Grad time: Auto technician a good career choice

Ron Nutini is a licensed automotive technician in Trail

It is that time of year – Grad.

Time to celebrate but also time to make some tough decisions. Hopefully some new grads will choose my trade. I am pushing 60 and have worked in this trade for 30 years. I will need to retire soon but like many trades the demographics of automotive technicians is old! The people standing in line to take our places are few and far between.

The automobile was a fascination of mine as high school came and went – me and a lot of others at the time. I understand it is not the fascination of so many nowadays. I don’t really understand why but did I say I was old?

My high school had an auto shop and in my Grade 12 year I had three blocks of eight that I spent there. My other courses were sciences, math and the bare minimum of arts. I had to go to university, at least that is what my parents wanted me to do. I guess I would have been considered a compliant teenager.

I made the easy decision then to stay in school. Engineering was going to be my career. First stop Selkirk College. An engineering degree in my day required five years of university. I took six.

Got a bit side tracked. For three years I wanted to quit (engineering school was boring and impractical) and the last three years I just wanted to finish. Then I could in some way engineer vehicles for a living.

Well, when it comes to career choices timing is everything. When I started in engineering in 1979-80 engineering jobs were plentiful. Grads could choose where they wanted to work.

In 1984 when I walked off the campus degree in hand only 12 of 120 UBC mechanical engineers had a job to go to. Neither Porsche, nor Volkswagen, not even Chrysler wanted me. I tell myself they didn’t want anybody. Probably that is not true.

Luckily I had a back up plan. I could fix cars. When the making-new-cars business is down the fixing-old-cars business is up. I went to an import auto repair shop near where I lived when I went to university and asked to be an apprentice. “Do you have any tools?” said the owner. You can start tomorrow. I never looked back.

The automobile is a marvel of technology. Probably the best example of engineering in our world today. Fixing them for a living has always provided me the challenge I desire.

Technology is changing at a fast pace. The personal fascination with automobiles may be waning but most of us will continue to use them to get around. I am pretty sure there will be a lot of good automotive technician careers left before all these vehicles become able to fix themselves.

Just in case though be flexible in your career choices. You never know what tomorrow will bring.

Trail’s Ron Nutini is a licensed automotive technician and graduate of mechanical engineering from UBC. E-mail: nutechauto@telus.net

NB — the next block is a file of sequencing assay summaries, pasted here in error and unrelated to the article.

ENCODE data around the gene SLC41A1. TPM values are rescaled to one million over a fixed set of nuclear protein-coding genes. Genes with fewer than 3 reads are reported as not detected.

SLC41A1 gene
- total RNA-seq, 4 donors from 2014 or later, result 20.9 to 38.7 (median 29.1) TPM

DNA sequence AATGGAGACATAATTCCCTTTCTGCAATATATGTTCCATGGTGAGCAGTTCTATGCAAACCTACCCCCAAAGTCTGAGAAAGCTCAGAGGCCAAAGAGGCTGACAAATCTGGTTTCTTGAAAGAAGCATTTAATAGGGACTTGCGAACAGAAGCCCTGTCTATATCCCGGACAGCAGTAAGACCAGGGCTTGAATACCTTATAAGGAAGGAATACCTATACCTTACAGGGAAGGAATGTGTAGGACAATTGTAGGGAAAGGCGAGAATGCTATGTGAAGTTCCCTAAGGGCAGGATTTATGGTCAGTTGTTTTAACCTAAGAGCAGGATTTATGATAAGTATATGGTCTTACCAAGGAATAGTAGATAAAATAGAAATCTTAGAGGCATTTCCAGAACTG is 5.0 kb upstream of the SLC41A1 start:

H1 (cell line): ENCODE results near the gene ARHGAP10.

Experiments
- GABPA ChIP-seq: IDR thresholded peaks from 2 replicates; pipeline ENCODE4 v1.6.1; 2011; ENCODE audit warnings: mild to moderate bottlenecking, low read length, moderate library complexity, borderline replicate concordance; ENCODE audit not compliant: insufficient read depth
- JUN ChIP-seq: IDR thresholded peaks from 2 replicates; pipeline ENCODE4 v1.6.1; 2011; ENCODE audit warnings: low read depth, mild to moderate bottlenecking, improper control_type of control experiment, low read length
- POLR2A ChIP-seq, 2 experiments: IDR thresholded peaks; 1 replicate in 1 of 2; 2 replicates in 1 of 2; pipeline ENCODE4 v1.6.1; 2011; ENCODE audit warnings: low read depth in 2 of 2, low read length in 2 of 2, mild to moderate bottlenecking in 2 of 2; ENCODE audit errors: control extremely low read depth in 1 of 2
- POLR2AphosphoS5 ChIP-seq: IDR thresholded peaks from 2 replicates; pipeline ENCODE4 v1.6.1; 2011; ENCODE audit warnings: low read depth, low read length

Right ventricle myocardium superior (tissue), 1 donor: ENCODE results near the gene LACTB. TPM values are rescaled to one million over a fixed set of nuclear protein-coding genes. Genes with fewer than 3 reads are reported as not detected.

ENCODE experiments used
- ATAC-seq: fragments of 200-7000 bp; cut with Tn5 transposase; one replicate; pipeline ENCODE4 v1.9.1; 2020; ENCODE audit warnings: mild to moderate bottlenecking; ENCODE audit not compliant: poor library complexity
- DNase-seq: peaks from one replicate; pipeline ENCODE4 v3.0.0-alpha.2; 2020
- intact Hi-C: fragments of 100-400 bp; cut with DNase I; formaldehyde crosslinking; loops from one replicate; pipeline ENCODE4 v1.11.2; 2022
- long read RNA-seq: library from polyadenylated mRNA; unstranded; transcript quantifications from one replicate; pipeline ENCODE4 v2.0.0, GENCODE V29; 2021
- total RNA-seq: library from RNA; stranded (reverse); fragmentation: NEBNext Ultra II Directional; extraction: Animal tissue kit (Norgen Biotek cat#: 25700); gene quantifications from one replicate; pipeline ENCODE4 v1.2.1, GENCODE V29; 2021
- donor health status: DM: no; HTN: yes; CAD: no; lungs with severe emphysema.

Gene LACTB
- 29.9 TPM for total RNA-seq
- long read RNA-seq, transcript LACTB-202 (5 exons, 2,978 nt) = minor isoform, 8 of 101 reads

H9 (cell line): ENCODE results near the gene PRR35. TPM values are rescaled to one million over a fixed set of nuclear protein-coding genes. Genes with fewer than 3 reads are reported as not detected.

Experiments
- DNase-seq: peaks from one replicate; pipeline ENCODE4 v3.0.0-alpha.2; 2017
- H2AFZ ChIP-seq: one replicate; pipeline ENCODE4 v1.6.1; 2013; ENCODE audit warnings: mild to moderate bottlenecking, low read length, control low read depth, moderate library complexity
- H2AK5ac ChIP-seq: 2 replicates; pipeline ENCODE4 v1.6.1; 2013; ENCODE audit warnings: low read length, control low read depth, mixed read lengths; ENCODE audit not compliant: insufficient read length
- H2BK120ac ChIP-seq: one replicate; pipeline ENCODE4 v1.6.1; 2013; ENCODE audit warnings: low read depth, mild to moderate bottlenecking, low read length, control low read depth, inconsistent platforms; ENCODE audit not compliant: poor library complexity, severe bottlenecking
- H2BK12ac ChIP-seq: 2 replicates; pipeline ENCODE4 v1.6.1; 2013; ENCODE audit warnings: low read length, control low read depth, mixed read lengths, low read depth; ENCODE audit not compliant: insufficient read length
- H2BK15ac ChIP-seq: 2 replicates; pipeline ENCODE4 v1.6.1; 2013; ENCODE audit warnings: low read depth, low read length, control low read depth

Get local stories you won't find anywhere else right to your inbox.
Sign up here

Comments are closed

Just Posted

Rossland Museum and Discovery Centre expands operations online

The facility also opened back up to the public earlier in June

Rossland’s Sourdough Alley a ‘muddy collection of shacks’

Rossland’s earliest thoroughfare was once derided as a ‘muddy collection of shacks’

Cannings: Nuclear waste regulations put Canadians at risk

Richard Cannings is in his second term as MP for the South Okanagan-West Kootenay riding

Howie Fishwick Memorial Scholarship

Crowe grad and Rosebowl Award winner Carollynn Ballarin is a Howie Fishwick Scholarship recipient

Groups lobby for environmental assessment of Teck coal mine

“Castle would extract even more coal than has been mined at the original Fording River mine”

Lower Mainland teacher facing child pornography charges

Elazar Reshef, 52, has worked in the Delta School District

Man who rammed gate near Trudeau residence with truck faces multiple charges

The man, who police have not yet officially identified, will be charged with multiple offences

All community COVID-19 outbreaks declared over in B.C.

Abbotsford manufacturer cleared by Dr. Bonnie Henry

Kelowna RCMP commander calls for more nurses during wellness checks after complaint

Southeast District Commander wants to increase Police and Crisis Team program

‘Tarantula moth’ spotted in broad daylight on Vancouver Island

Polyphemus moths are one of the largest insects in B.C.

B.C. First Nations vow to keep fighting after Trans Mountain pipeline appeal denied

Squamish Nation, Tsleil-Waututh Nation and Coldwater Indian Band made the application

‘Queue jumpers’ not welcome in B.C. as COVID-19 U.S. cases rise: Horgan

Premier Horgan said he’s heard concerns that Americans have stopped at Vancouver hotels instead of heading to their destination

US officer resigns after photos, connected to death of black man in 2019, surface

Elijah McClain died, last summer, after police placed him in a chokehold

Most Read